“A little bit faster.”
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“Like this or even faster?”
“Faster, as if he’s walking on coals,” says the person giving the instructions, finally satisfied. There, that’s exactly how he remembers the sounds.
For a moment it seems as if the two men – a sound technician who's speeding up the echoes of footsteps, and Samer, a former prisoner at the infamous Saydnaya prison in Syria – are producing a documentary about prison life. In fact, they are busy with an unusual project, different than probably any other in its essence and format. It involves recreating the sights and sounds of life inside and the physical structure of Saydnaya, which have never been photographed from the inside.
The initiators of this project, carried out in collaboration with Amnesty International, are associated with the Forensic Architecture research agency at Goldsmiths, University of London. They have created an interactive site in which one can "wander" through the prison, listen to the testimony of former prisoners, and hear about the torture they endured.
It is a chilling and upsetting experience, based on dozens of hours of testimony gathered last April, during which ex-inmates outlined in great detail their daily lives, characterized by routine torture and meager food rations, describing mainly the sounds of Saydnaya. The prisoners sit next to the interviewers, facing a sophisticated computer screen on which the prison's structure is reconstructed line by line.
Some 18,000 prisoners have died from hunger or torture in the facility – built by the Syrian regime in 1987, based on an East German model – since 2011. Since the outbreak of Syrian unrest that year, in addition to thousands of civilian political inmates, more than 2,000 officers and soldiers have been imprisoned there.
According to testimonies, prisoners are generally not permitted to talk, look their guards in the eyes, approach the door of their cells or even lean on the walls.
Clicking the mouse and navigating among the testimonies on the website leads one from cell to cell, along the corridors, highlighting the horrors described by the ex-inmates. Their power lies in the fact that they sound as if they are giving dry factual briefings, almost devoid of emotion, with the sole purpose of achieving some sort of architectural accuracy.
Thus, for example, one man was asked about the size of the opening through which food was passed to prisoners. The former inmate could not give data in centimeters, but used a different scale: “It was slightly larger than my head,” he said. “How do you know?” he was asked. “One day the guard asked me to stick my head through it so he could understand what I was saying. I barely managed to get my head through the opening and then it became stuck, with my throat lying on the frame surrounding the opening. The guard stepped on my head and hit me until I bled profusely.”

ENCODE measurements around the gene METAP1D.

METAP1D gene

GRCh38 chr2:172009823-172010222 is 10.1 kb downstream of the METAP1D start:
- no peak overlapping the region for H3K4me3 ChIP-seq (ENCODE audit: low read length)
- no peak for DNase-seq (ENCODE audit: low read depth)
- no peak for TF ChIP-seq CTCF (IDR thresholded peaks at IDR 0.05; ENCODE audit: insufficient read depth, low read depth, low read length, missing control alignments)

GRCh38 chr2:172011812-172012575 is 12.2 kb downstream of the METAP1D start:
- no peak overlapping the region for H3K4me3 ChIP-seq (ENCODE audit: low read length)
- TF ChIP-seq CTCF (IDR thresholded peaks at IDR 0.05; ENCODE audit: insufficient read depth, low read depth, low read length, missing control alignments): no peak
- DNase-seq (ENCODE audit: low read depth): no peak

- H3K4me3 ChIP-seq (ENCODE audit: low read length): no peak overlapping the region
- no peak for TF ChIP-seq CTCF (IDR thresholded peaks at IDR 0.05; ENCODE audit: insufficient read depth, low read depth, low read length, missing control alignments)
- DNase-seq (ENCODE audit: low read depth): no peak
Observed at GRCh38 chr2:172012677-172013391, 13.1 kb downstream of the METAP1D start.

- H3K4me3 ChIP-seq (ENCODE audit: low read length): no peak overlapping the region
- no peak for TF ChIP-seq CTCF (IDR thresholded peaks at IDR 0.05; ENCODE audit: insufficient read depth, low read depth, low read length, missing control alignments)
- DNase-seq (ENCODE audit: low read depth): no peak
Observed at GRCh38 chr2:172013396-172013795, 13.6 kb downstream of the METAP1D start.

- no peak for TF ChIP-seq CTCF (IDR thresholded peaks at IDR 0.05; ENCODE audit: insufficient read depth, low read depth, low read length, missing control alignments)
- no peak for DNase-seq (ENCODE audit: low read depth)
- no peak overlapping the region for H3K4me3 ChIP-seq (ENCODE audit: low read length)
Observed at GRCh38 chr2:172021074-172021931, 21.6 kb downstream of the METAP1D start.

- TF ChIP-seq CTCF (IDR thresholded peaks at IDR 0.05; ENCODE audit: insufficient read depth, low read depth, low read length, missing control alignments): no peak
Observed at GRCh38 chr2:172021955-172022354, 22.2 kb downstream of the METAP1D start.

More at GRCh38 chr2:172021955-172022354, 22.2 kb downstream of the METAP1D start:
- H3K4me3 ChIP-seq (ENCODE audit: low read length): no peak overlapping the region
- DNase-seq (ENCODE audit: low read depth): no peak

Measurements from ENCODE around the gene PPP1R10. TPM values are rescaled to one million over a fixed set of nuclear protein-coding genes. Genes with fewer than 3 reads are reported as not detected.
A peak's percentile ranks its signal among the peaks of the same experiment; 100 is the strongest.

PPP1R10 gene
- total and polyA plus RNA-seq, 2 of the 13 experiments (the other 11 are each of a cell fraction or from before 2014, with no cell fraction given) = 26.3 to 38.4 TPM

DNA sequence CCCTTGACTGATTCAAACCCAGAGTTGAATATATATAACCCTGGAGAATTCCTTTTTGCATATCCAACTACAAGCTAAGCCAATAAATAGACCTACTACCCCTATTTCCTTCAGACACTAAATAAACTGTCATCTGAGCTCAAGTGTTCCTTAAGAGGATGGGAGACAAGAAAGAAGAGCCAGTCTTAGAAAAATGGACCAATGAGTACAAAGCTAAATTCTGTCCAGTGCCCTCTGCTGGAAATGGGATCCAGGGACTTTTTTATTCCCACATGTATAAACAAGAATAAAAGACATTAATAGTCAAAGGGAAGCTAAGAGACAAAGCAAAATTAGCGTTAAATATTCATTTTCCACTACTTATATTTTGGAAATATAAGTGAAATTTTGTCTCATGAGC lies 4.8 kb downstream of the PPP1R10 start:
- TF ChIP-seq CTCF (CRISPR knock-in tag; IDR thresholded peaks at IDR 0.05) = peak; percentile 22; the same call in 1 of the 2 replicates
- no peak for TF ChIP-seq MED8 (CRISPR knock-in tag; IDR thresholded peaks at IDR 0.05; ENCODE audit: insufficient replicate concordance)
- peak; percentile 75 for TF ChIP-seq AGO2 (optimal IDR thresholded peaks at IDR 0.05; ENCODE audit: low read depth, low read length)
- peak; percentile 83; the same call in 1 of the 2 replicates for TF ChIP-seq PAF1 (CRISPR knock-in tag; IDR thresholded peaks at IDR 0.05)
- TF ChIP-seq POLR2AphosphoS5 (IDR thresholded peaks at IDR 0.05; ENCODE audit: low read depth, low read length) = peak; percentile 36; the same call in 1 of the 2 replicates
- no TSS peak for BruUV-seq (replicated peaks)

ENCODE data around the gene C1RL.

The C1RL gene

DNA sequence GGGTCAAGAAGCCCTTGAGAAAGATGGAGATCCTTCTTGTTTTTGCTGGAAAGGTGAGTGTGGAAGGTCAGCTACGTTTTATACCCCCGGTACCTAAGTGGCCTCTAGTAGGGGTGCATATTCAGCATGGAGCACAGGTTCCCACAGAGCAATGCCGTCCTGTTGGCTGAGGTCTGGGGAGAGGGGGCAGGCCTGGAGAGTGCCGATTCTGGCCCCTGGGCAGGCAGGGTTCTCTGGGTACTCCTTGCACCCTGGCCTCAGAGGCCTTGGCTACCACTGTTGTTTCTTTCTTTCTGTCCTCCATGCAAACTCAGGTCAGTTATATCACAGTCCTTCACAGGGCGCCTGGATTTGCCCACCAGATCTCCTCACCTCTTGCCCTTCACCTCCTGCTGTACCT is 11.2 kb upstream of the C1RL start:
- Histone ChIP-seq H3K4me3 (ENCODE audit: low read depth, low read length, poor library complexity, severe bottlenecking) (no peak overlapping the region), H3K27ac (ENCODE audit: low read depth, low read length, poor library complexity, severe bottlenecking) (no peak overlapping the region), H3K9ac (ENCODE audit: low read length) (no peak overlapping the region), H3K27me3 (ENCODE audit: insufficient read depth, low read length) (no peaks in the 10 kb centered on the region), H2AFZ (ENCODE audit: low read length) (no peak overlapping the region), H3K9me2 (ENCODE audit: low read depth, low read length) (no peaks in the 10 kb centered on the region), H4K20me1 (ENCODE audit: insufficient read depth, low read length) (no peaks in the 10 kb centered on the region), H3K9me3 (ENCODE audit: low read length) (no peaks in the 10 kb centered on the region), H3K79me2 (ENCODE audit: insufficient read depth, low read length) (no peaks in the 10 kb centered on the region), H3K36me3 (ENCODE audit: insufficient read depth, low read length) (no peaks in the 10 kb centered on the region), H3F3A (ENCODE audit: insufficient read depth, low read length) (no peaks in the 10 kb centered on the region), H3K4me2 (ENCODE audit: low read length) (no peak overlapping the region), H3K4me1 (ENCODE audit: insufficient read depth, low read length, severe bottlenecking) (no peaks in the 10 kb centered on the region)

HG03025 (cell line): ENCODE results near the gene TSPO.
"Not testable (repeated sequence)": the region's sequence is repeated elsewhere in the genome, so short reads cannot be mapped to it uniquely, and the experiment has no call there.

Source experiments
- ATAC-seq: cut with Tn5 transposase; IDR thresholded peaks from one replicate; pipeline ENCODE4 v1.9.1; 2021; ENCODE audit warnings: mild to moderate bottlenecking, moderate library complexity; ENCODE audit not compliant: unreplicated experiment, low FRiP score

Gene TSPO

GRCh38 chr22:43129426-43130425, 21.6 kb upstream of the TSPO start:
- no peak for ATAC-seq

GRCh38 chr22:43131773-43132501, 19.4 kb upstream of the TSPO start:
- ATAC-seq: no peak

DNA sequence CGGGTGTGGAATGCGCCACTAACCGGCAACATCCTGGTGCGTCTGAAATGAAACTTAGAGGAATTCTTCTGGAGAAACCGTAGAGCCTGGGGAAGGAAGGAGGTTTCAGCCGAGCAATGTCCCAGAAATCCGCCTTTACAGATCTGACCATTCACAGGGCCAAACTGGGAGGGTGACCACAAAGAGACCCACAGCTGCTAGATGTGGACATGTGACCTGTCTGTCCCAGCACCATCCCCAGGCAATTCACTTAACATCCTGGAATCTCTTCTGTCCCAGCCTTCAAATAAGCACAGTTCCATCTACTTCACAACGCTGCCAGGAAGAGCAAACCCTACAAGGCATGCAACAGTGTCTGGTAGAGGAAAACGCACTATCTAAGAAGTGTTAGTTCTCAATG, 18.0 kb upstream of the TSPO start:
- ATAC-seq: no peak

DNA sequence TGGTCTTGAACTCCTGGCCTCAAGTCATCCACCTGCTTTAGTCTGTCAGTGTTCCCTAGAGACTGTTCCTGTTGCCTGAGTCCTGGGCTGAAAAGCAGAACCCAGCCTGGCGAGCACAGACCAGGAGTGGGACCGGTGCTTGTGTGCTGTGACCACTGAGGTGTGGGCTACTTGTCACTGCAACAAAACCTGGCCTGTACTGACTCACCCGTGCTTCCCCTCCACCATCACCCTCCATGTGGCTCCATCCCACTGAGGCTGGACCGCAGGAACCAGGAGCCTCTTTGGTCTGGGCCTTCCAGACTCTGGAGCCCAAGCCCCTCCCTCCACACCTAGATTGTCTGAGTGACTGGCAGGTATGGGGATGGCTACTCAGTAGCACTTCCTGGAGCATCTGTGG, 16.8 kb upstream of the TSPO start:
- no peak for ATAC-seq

Prisoners’ eyes are covered most of the time in Saydnaya, but their ears are open. Thus, for example, they can identify the sounds of “fresh meat” arriving in trucks intended for transporting refrigerated meat, along with the screams and sounds of the breaking of bones of the new prisoners who were experiencing what the speakers called “welcoming parties.”
Over time they say they learned to distinguish between the different sounds made by instruments of torture, such as the rubber-coated club or the tire cut into the shape of a sword, or the grinding of a wheel on which prisoners were placed, with guards stretching their bodies.
In an introduction to the visual presentation on the site, the producers write that the building itself was part and parcel of the torture regimen. Former inmates testify how the entire prison hears the sounds of those undergoing torture due to the way the ventilation shafts, pipes and peepholes are constructed. What appears to be a dark dining hall is nothing but a torture room in which inmates are forced to run over tables and benches all night long. They can’t see where they are stepping so that by the end of such a night of running many end up with broken bones. They can’t cry out in pain since this will result in further punishment.
In 2012, a former Syrian Army officer, Ma’an Daham al-Khader, who had been convicted of contacting Iraqi defectors and jailed in Saydnaya, gave detailed testimony about daily life there. His main testimony related to the amount of food prisoners received: “One potato a day, with two to three pita breads and two to nine tablespoons of rice for 20 people, an egg a day except on Wednesdays, a small piece of meat every third day, one piece of fruit three times a week, a tomato or cucumber twice a week, five to 10 olives three times a week.”
More recent accounts also stress the terrible daily hunger pangs felt by prisoners, “to the point at which they forget their families and their past, only thinking about the next meal.”
Forensic Architecture aims to help human rights organizations by presenting a spatial and cultural context for actions that violate human rights across the world. This is a new approach which seeks, among other things, to resolve contradictions in interpreting facts and to overcome the control the media may have when describing these facts. The theory and practice that characterize this project, which combines architecture and forensic investigation, is yielding exceptional and fascinating results, as well as providing an important tool that helps victims of regimes that violate human rights.